Parks & Rec just ended gender segregation at public pools. Yes, it’s 2018.

The policy was changed within 24 hours of being called out on Twitter.

The pool at Samuel Recreation Center is set to close on Aug. 24.

The pool at Samuel Recreation Center is set to close on Aug. 24.

Sydney Schaefer / Billy Penn

Come Monday morning, free swim days at Philly public pools will belong to everyone, regardless of their gender.

It might’ve been the fastest policy change in the history of local government.

On Tuesday, June 26, at 3:42 p.m., city resident Dena Driscoll called out Philly Parks & Rec on Twitter, asking for an explanation behind the department’s policy to offer gender-segregated swim days at city pools. Could it be for religious reasons, she mused, or was it an effort to prevent harassment? And how might it affect transgender Philadelphians?

On Wednesday just after 1 p.m., the department responded on Twitter, informing Driscoll that they had immediately changed the policy and ended the practice of offering gender-segregated swim days. On July 2, all public pools would officially discontinue swim days segregated by gender.

Parks & Rec confirmed to Billy Penn that the new free swim schedule was approved by Commissioner Kathryn Ott Lovell and Deputy Commissioner Orlando Rendon.

That’s just 22 hours from callout to action. Twenty-two hours, people.

Protecting ‘women’s modesty’

Per a Parks & Rec spokesperson, “single-sex swimming schedules” have been a “longstanding” practice to reduce overcrowding. Other sources cite “inappropriate contact among swimsuit-clad young people” as the reason the city implemented separation.

As the story goes, Philly began building its first public pools in the late 1800s. At the time, they were meant to serve as public baths for poor people who couldn’t afford their own bathrooms at home. Men and boys bathed on some days, and women and girls on others.

The practice stuck around for awhile, even as the popularity of public pools grew.

“Sexuality and concerns about sexuality have profoundly shaped the use and regulation of municipal pools,” writes author Jeff Wiltse in his book Contested Waters.

“During the Gilded Age and Progressive Era, cities gender-segregated pools in order to protect women’s modesty and protect them from advances by anonymous men. Gender separation also served as a means of social control. It limited the opportunities unrelated males and females had to meet and interact in public, thereby maintaining traditional family authority over mixed-gender socializing and courtship.”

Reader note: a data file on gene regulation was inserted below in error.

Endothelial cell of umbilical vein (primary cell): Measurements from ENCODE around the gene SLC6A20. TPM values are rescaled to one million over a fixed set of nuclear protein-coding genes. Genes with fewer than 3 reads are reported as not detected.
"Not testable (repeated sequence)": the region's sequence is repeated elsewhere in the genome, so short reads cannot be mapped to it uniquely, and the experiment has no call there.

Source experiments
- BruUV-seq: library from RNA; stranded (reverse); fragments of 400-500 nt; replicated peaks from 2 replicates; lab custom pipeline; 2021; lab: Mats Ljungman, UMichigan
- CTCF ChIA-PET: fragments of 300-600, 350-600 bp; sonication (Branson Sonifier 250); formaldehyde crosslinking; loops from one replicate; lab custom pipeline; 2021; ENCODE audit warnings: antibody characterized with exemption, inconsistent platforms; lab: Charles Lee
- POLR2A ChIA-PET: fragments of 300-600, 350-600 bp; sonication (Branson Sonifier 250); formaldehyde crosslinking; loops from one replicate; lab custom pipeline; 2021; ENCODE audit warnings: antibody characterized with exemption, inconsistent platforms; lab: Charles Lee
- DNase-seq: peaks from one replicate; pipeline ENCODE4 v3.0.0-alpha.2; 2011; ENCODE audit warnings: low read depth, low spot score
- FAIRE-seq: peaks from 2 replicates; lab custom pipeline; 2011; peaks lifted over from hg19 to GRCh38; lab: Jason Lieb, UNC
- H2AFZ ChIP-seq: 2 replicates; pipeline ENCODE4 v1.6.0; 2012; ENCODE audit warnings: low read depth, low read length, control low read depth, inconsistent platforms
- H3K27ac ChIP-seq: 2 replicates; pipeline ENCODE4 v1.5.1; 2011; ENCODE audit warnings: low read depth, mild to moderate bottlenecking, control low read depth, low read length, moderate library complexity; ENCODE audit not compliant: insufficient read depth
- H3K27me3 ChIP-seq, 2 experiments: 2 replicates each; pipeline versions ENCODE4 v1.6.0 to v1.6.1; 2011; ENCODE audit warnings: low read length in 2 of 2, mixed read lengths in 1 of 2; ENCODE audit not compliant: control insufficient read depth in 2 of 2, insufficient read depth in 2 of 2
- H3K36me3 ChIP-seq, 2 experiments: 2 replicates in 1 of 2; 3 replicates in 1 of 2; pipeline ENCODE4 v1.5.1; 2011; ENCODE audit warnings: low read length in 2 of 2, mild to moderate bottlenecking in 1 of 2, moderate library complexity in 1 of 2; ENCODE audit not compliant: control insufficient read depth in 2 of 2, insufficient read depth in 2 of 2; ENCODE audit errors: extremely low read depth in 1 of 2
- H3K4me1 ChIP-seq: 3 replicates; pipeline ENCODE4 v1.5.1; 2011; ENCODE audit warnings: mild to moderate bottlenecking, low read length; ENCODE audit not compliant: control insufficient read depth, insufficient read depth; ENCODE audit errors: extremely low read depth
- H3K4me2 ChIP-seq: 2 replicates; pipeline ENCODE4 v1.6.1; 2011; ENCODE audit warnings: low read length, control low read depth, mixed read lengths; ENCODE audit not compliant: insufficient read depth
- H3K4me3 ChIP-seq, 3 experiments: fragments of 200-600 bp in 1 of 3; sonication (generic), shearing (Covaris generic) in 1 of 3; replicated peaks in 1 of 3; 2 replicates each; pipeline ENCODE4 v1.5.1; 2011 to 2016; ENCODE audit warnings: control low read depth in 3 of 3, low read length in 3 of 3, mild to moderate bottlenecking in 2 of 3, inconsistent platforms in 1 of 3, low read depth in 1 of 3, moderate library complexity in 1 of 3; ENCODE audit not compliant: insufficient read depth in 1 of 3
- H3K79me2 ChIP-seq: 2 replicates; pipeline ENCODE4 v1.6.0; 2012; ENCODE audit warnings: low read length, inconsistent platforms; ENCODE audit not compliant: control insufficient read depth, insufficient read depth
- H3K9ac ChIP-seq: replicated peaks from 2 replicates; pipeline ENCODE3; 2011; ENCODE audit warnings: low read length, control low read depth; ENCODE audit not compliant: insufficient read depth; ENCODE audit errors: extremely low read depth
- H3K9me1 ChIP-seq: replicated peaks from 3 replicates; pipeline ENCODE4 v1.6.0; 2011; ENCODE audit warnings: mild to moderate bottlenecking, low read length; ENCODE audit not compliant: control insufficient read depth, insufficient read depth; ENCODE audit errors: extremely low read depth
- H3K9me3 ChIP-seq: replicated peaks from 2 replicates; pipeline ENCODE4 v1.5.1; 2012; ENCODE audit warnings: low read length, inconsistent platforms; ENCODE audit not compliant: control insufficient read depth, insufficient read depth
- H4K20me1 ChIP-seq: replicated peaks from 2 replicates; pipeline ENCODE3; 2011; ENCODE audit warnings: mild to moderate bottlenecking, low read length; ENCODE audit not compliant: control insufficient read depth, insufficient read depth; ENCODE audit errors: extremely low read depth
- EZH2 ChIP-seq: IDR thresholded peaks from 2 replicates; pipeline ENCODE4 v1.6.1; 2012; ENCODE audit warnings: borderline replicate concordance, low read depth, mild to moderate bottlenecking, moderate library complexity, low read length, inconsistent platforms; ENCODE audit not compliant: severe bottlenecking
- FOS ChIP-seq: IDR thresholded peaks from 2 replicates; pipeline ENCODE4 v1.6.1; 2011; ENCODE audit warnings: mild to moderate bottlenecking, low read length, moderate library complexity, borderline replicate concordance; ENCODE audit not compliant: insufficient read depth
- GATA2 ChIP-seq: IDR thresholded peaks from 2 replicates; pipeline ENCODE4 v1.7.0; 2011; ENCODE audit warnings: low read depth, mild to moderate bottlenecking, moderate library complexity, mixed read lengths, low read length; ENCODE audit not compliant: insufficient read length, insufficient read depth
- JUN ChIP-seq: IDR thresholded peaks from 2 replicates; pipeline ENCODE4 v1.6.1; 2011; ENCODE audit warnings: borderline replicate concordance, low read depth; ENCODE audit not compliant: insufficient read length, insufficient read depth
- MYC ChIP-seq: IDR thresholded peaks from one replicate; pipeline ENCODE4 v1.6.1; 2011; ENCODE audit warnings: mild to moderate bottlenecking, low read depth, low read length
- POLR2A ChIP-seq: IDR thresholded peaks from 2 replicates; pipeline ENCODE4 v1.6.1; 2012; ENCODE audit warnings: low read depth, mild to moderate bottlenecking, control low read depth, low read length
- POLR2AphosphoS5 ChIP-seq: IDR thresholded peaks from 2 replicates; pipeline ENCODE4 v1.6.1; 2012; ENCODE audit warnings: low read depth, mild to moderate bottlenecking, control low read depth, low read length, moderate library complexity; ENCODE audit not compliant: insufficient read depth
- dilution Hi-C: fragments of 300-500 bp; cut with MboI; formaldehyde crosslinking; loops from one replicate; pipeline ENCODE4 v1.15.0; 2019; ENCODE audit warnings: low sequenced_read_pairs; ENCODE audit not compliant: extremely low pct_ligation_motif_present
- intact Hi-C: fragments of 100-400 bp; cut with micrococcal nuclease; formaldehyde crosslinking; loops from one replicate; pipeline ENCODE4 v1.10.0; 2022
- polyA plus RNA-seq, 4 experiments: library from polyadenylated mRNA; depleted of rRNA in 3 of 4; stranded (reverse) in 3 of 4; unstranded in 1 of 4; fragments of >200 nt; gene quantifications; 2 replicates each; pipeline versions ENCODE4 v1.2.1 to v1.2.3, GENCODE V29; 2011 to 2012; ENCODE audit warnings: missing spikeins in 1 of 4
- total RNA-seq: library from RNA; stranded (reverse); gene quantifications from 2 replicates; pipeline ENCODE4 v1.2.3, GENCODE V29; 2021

Thanks, Councilman Kenney

Fast forward to 2001, when the policy drew some criticism after a South Philadelphia mother was chastised for bringing her seven-month-old son into the pool at Barry Playground on a “girls day.”

At the time, then-City Councilman Jim Kenney denounced the policy, and suggested Parks & Rec reconsider.

Reconsider they did. Two weeks after Kenney’s statement, then-Recreation Commissioner Vic Richards responded by discontinuing the practice at most Philly public pools. (Psh, two weeks. Hey 2001, y’all ever heard of Twitter?)

But even then, the policy hadn’t quite ended. This year, Samuel Recreation Center and Murphy Recreation Center were the only two pools out of more than 70 in the city to continue segregating free swim days by gender.

Those two held on tight to the policy until, well, this week.

Thanks for reading all the way

Seems you’re the kind of person who really digs in. Want more? Get an update direct to your inbox each morning, with everything you need to stay on top of Philly news.

Billy Penn runs on reader support

Like the story above, everything we publish is powered by people like you. If our work helps you learn about and enjoy Philadelphia, we’d love to count you as a member.

What’s the good word?

Our quick morning newsletter packed with info and events exists thanks to your support. Know someone who might enjoy it?

Send them an invite to subscribe now.

Spread the love

Billy Penn members like you are the reason our newsroom keeps going. Know someone who might want to support our work? Send them a note — they just might join the local journalism fight.